Cardinal Station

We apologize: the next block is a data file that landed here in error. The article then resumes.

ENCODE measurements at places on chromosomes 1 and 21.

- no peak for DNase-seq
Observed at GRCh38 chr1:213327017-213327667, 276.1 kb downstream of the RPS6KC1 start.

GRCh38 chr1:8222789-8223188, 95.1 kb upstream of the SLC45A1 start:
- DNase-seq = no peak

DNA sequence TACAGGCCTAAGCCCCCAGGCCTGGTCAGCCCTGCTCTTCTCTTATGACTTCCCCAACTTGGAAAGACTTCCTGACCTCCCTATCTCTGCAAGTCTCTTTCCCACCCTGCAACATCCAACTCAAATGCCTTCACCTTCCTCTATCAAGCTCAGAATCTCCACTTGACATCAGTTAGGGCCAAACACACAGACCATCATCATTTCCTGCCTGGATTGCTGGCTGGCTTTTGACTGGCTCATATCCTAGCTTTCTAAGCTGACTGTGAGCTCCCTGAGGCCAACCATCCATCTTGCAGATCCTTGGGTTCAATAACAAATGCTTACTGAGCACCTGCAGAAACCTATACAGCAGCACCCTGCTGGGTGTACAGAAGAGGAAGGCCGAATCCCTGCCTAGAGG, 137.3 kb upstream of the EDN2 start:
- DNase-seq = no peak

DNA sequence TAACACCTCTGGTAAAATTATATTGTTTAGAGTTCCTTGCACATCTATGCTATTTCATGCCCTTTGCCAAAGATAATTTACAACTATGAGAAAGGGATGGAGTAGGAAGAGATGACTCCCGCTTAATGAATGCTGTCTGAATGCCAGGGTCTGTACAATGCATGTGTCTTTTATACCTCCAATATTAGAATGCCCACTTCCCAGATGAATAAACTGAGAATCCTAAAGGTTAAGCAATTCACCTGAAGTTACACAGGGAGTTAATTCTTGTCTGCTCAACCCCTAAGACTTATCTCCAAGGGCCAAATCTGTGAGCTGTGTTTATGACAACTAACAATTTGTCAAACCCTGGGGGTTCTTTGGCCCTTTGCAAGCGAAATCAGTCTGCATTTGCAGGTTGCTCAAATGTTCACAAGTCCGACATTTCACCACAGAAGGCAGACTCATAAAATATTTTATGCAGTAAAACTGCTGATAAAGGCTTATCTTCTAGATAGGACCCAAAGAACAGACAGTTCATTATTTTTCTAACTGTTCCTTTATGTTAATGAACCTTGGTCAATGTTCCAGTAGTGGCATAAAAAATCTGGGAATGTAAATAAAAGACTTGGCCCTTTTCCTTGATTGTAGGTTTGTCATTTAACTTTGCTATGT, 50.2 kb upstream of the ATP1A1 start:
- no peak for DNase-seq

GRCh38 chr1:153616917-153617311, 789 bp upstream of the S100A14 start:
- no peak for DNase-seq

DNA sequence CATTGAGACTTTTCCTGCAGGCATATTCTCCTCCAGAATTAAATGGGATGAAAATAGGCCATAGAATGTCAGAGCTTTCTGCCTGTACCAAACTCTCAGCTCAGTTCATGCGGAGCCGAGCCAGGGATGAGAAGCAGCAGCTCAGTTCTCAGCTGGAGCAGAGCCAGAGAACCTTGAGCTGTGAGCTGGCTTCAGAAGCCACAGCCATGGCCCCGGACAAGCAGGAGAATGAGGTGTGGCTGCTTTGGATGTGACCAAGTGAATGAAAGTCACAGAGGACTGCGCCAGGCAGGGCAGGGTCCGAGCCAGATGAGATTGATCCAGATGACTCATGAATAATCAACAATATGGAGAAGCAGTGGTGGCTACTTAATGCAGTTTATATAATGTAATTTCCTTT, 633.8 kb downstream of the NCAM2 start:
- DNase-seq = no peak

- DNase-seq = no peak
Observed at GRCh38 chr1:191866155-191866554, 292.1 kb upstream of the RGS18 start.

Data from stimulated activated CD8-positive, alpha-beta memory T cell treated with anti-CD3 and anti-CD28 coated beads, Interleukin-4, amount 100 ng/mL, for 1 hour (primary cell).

Cardinal Station is a coal burning power station located near the town of Brilliant, Ohio, which is in Jefferson County and adjacent to the Ohio River. This means that the power station is in the middle of mainly rural land, with only a small population residing near it. Additionally, for those who do live in the area, the power plant is one of the main sources of employment, due to the fact that the steel industry in the area has declined sharply since the 1980s. In total there are three units in operation today, with one owned by American Electric Power and the other two owned by Buckeye Power. In total these units have a capacity of 1830 megawatts; the largest of these is Unit 3, one of the units owned by Buckeye. As with many coal powered power plants, the Cardinal Station has attracted a fair amount of criticism for the amount of pollutants that this form of energy production may produce. The area around it was once reputed to have the dirtiest air in the whole of the United States, although research conducted by a British team of environmentalists has concluded that the air has since become significantly cleaner in the area. To further combat the effects of pollution, a Selective Non-Catalytic Reduction system was installed in 1998, which reduces any nitrogen oxide produced by the plant. Additionally, scrubbers were later installed to reduce the emission of sulfur oxide. As with most power plants built last century, Cardinal Station was likely constructed using asbestos as one of the building materials. This was due to its resistance to heat, which was seen as imperative to protecting the facilities and workers at the plant. Since then the presence of asbestos has been seen to have incredibly detrimental effects to the health of those that breathe its particles, often leading to illnesses such as asbestosis and cancer. Since the public has become aware of the effects of asbestos, the Cardinal Station is now in compliance with contemporary safety standards regarding asbestos. This means that the station now prevents its employees and staff from inhaling the harmful dust or fumes containing asbestos particles, either by having replaced the material or demanding proper safety gear be used.  However, these measures may come too late for those that worked in power plants during the years in which asbestos was in heavy use. References: Firelands Electric Cooperative Holmes-Wayne Electric Cooperative, Inc. U.S. Department of Energy